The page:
Consolidate and take control
Tracking down and consolidating your super accounts into one super fund could save you on paying multiple fees. This means more of your hard-earned savings stay working for you in your super account. Having one account also makes your balance easier to manage, by keeping all your funds in one place1.
You can track down your other super accounts and combine them into your AustralianSuper account in minutes.
Sacrifice some of your salary
When you make extra contributions to your super through salary sacrifice, you’re adding to your super before the deduction of income tax. With the super tax rate at 15% (depending on your earnings), it could be more effective to add some of your before-tax salary to your super balance. This means you could pay less tax as well as reduce your taxable income2.
Make after-tax contributions
You can also contribute to your super from money that you’ve already paid tax on (such as your after-tax salary, or an inheritance)2. This could mean that you may be eligible to receive a government co-contribution, depending on your total income.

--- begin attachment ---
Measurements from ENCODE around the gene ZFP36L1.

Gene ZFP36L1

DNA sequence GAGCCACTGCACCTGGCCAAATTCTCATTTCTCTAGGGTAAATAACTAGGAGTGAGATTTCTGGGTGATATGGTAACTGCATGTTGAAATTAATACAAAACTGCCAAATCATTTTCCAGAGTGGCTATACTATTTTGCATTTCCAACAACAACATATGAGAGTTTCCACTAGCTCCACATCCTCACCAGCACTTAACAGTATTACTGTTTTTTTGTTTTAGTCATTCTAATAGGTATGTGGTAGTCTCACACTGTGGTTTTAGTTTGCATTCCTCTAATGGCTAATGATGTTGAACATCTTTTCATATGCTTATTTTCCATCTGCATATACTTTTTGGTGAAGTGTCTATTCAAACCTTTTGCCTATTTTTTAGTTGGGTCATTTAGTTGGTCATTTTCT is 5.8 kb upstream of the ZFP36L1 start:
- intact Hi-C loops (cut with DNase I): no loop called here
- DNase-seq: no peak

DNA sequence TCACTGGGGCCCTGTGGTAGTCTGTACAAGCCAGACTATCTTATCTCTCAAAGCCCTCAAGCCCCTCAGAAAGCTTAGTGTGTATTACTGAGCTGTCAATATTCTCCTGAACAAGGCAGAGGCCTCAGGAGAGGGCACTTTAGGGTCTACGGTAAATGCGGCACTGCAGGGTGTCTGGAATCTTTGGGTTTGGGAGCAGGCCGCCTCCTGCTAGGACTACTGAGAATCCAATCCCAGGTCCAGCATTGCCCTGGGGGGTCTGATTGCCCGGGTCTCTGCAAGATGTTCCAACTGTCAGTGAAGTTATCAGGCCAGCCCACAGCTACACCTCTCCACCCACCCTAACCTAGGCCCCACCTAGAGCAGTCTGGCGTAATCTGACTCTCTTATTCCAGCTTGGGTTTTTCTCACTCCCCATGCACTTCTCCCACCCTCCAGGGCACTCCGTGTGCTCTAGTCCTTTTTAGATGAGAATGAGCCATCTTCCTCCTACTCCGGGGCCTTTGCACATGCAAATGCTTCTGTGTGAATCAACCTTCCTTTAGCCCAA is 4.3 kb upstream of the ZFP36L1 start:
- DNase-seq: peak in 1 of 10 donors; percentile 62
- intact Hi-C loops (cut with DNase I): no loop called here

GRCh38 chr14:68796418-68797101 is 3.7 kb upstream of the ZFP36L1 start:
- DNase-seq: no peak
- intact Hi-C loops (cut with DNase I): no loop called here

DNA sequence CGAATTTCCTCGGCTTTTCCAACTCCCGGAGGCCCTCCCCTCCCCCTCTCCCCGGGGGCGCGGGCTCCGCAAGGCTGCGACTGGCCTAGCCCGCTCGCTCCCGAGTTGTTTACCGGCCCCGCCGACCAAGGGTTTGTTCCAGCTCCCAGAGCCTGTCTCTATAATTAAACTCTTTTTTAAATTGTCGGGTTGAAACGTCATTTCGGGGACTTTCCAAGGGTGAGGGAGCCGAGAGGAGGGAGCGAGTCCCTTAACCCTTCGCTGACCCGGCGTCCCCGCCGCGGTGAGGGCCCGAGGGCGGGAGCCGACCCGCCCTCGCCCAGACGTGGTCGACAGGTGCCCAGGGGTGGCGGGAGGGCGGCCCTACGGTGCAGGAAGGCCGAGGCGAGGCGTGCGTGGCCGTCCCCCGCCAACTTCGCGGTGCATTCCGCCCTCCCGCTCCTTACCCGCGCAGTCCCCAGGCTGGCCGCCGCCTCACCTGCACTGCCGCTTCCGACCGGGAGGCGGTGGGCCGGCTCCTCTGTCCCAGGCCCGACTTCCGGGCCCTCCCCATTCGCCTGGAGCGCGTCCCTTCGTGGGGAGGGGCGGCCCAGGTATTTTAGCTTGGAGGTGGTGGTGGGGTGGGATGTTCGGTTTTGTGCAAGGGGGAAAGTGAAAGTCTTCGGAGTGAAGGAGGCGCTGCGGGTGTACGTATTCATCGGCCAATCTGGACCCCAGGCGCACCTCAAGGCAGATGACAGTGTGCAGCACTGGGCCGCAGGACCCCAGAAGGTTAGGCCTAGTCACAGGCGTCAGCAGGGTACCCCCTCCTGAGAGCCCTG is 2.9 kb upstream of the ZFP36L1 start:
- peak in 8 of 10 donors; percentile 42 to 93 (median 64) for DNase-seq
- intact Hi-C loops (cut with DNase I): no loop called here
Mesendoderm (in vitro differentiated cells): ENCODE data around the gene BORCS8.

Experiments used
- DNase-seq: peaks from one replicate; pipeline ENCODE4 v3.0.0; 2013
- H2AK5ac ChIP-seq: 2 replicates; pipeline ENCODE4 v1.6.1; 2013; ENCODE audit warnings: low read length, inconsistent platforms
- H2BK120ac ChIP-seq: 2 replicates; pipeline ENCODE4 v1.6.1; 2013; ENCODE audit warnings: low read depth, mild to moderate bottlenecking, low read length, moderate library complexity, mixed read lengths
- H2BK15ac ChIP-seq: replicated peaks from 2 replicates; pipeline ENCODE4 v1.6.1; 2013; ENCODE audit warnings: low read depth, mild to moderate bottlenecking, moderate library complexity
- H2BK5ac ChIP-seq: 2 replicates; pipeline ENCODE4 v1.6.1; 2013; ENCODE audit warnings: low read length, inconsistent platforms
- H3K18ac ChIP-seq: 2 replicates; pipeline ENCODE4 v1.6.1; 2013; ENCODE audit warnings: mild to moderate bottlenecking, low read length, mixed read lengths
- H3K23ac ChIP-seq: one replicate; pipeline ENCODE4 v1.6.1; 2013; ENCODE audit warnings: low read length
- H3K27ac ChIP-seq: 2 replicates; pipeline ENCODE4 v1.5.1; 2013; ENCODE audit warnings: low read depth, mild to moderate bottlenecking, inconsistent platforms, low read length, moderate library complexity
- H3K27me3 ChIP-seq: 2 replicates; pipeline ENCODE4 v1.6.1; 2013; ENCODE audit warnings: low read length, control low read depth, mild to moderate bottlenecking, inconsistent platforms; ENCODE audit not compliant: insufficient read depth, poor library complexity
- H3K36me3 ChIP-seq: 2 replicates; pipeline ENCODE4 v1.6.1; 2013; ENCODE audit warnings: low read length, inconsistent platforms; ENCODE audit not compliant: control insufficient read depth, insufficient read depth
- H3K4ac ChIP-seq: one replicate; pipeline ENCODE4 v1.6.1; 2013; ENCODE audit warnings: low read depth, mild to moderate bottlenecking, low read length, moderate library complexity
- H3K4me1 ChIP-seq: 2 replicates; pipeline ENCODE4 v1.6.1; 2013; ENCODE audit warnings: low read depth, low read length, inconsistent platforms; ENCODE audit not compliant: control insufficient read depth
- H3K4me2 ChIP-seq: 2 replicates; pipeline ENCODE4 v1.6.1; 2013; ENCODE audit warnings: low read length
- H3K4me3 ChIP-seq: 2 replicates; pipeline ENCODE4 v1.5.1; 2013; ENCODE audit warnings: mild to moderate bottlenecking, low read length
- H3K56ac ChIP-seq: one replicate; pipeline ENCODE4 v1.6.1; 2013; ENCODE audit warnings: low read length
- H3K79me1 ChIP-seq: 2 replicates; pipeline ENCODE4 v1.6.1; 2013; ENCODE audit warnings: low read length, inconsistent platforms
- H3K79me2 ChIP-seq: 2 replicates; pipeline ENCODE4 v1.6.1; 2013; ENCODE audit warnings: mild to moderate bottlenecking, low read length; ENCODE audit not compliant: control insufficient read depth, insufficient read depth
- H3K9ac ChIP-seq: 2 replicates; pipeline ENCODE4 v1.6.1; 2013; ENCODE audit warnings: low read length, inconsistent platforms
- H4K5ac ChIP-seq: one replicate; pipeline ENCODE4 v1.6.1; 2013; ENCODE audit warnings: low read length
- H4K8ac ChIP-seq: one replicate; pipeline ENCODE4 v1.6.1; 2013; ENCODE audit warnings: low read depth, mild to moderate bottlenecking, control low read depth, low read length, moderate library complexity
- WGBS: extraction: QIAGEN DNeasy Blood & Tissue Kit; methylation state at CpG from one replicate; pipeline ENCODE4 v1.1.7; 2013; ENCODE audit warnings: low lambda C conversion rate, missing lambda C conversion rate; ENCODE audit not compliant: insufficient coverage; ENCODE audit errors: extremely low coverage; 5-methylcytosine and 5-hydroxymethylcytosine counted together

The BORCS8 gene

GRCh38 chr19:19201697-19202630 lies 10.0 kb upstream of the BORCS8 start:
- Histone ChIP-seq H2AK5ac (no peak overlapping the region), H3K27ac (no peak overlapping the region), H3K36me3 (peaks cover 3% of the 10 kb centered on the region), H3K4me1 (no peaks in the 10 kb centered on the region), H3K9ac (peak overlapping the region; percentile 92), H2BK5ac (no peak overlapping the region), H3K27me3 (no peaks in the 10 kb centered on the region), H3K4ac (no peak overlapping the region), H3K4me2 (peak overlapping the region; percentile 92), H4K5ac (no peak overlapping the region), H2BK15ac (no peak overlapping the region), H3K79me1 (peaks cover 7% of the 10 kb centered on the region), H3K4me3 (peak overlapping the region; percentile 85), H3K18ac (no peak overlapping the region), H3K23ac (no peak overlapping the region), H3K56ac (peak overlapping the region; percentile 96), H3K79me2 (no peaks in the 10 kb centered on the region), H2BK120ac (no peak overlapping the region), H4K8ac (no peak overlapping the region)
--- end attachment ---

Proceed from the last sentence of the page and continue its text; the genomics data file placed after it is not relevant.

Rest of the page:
Making spouse contributions
Adding to your partner’s super can help to grow their balance, while also allowing you to save on income tax2.
You can also make ‘after-tax contributions’ to your spouse’s super, if eligible2. This means you could receive a potential tax offset of up to 18% for contributions of up to $3,000.
Subject to eligibility criteria, you can also roll over a portion of your annual before-tax contributions each year. This is known as ‘contribution splitting.’ It allows you to split up to 85% of your pre-tax contributions with your spouse. These can include employer contributions and salary sacrifice. Plus, you can also split any personal contributions that you have claimed a tax-deduction for. Bear in mind, the contributions that you make to their account count toward your contribution cap3.
By making after-tax contributions and falling into the right total income range, you could get some extra help with your balance. If eligible, you could receive government co-contributions, paid to your super account2. The co-contribution is tax free and isn’t taxed when it’s deposited into, or withdrawn, from your super account. It can be worth up to $500 pa.